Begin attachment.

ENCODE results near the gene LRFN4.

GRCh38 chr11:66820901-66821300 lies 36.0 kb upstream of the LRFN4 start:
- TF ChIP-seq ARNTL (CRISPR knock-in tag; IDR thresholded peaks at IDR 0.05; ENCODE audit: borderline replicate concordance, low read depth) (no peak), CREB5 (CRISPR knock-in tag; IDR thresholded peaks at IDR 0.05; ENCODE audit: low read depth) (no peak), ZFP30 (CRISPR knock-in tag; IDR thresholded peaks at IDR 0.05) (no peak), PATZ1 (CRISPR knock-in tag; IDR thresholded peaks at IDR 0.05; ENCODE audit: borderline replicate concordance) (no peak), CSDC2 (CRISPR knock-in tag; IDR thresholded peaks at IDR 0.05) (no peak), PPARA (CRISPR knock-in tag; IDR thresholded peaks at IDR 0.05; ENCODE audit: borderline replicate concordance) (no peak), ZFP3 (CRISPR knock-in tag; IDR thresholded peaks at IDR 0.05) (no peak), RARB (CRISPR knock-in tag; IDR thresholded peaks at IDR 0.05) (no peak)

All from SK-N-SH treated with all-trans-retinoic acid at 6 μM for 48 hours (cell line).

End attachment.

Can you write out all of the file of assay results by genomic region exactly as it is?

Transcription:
ENCODE results near the gene LRFN4.

GRCh38 chr11:66820901-66821300 lies 36.0 kb upstream of the LRFN4 start:
- TF ChIP-seq ARNTL (CRISPR knock-in tag; IDR thresholded peaks at IDR 0.05; ENCODE audit: borderline replicate concordance, low read depth) (no peak), CREB5 (CRISPR knock-in tag; IDR thresholded peaks at IDR 0.05; ENCODE audit: low read depth) (no peak), ZFP30 (CRISPR knock-in tag; IDR thresholded peaks at IDR 0.05) (no peak), PATZ1 (CRISPR knock-in tag; IDR thresholded peaks at IDR 0.05; ENCODE audit: borderline replicate concordance) (no peak), CSDC2 (CRISPR knock-in tag; IDR thresholded peaks at IDR 0.05) (no peak), PPARA (CRISPR knock-in tag; IDR thresholded peaks at IDR 0.05; ENCODE audit: borderline replicate concordance) (no peak), ZFP3 (CRISPR knock-in tag; IDR thresholded peaks at IDR 0.05) (no peak), RARB (CRISPR knock-in tag; IDR thresholded peaks at IDR 0.05) (no peak)

All from SK-N-SH treated with all-trans-retinoic acid at 6 μM for 48 hours (cell line).